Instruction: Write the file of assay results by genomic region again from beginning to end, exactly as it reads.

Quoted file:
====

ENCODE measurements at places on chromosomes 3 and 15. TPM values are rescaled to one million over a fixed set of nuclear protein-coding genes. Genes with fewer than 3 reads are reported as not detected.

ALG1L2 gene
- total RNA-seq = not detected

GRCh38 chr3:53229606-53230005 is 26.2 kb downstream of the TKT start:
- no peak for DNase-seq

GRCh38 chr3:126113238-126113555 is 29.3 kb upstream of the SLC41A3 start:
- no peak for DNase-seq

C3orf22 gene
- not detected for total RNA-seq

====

ENCODE measurements at places on chromosomes 3 and 15. TPM values are rescaled to one million over a fixed set of nuclear protein-coding genes. Genes with fewer than 3 reads are reported as not detected.

ALG1L2 gene
- total RNA-seq = not detected

GRCh38 chr3:53229606-53230005 is 26.2 kb downstream of the TKT start:
- no peak for DNase-seq

GRCh38 chr3:126113238-126113555 is 29.3 kb upstream of the SLC41A3 start:
- no peak for DNase-seq

C3orf22 gene
- not detected for total RNA-seq